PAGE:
05/29/2015

Alt, look, and listen

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In the heat of summer, indie band alt-J delivered an awesome wave last May 19.

Alt-er Boys: alt-J performed their hits last May 19 over at Solaire.
Alt-er Boys: alt-J performed their hits last May 19 over at Solaire.

Decked out in unassuming black outfits, the members of the English indie band alt-J charmed the crowd with their diverse melodies and sublime lyrics last May 19. In town to promote their latest album “This Is All Yours,” the three-piece outfit captured the essence of the album while also doing justice to the new songs live. Flashy to-do’s like the recent Katy Perry concert offered fans a lot to tweet about, but alt-J’s Solaire Theater performance proved that good shows don’t always have to come with backup dancers and flamethrowers that scream “I’m a big deal!”

The album gained rave reviews from critics and listeners on the indie scene alike, going straight to number one in the UK charts, and even earning a nomination at the 57th Grammy Awards for Best Alternative Music album, proving the blogosphere to be a strong force in creating buzz for acts like alt-J. Following on the heels of their debut album, 2012’s “An Awesome Wave,” the new release has a more subdued sound.

Mr. Brightside: alt-J’s Gus Unger-Hamilton
Mr. Brightside: alt-J’s Gus Unger-Hamilton

Describing the overall sound of the band is a little bit difficult, as they can conjure a number of things. There are some synths here, orchestral arrangements there, and sometimes drum machines thrown into the mix. Some songs, Left Hand Free for instance, offer what the standard indie rock song might with a catchy chorus and electric guitars. Other songs like Arrival in Nara are quiet, almost eerie tracks that paint an abstract picture.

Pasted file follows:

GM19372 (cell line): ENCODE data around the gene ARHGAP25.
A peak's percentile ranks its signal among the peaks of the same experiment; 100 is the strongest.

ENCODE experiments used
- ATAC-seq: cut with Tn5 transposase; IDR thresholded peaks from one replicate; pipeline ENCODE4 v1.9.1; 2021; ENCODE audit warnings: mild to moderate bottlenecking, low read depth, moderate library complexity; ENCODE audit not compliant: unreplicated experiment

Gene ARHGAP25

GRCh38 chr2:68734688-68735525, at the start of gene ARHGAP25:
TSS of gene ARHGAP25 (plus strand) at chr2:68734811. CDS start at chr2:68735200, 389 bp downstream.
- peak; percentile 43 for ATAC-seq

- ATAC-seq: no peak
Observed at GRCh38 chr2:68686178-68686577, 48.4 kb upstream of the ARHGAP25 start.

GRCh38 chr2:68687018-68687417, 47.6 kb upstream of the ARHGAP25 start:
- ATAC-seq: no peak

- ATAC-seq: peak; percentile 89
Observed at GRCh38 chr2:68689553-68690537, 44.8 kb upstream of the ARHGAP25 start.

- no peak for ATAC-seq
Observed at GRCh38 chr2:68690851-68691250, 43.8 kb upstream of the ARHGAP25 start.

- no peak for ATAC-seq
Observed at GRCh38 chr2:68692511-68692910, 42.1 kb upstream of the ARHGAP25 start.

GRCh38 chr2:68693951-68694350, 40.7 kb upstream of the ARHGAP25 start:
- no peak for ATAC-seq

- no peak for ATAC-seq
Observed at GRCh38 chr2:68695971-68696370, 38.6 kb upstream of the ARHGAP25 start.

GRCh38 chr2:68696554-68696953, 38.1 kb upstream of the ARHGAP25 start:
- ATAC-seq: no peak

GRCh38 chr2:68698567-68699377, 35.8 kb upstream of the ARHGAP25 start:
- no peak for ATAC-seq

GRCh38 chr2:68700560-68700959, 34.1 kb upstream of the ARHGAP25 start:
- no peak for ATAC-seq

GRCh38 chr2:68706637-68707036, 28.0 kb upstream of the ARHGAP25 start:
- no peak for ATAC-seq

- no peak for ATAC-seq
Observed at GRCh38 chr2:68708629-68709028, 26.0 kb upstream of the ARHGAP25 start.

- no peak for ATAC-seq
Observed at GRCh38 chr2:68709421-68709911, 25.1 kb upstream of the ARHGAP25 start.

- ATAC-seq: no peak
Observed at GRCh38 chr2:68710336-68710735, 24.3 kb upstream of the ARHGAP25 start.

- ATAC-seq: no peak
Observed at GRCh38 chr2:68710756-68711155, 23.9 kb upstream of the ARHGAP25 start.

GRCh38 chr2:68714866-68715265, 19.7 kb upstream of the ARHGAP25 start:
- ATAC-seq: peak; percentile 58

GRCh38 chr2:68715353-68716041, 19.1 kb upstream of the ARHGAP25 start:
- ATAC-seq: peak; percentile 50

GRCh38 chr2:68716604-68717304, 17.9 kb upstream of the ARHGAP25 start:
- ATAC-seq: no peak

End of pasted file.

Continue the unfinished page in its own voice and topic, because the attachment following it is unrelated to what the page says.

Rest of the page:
Bluest Light: The band looking sharp and slaying the crowd
Bluest Light: The band looking sharp and slaying the crowd

Opening with the electronic-driven Hunger of the Pine, audience members (both in the orchestra and balcony sections) were almost immediately on their feet. The band’s onstage vibe felt genuine, and each song was carefully crafted, unlike other songs that are practically churned out by some artists. Another notable thing about the show was the psychedelic light show — it gave each song a unique personality of sorts. Save for a few “Thank you”s and “Cheers” to the Manila audience, the British alt-J let their music rightfully take the spotlight, not relying on excessive pomp and circumstance.
After an approximately 20-song setlist, the show wound down with the nostalgic and yearning Breezeblocks. By that time, it was a full sing-along session, making it a perfect way to end the concert. It was definitely a crowd favorite. The band then took a final bow, leaving everyone satisfied. In sum, the band put on an understated show that delivered nothing but good music and a unique experience. Alt-J is just one of those bands that you have to see live to get a full understanding of the intricate narrative they weave in their songs.

Little Drummer Boy: Thom Green hitting those beats
Little Drummer Boy: Thom Green hitting those beats

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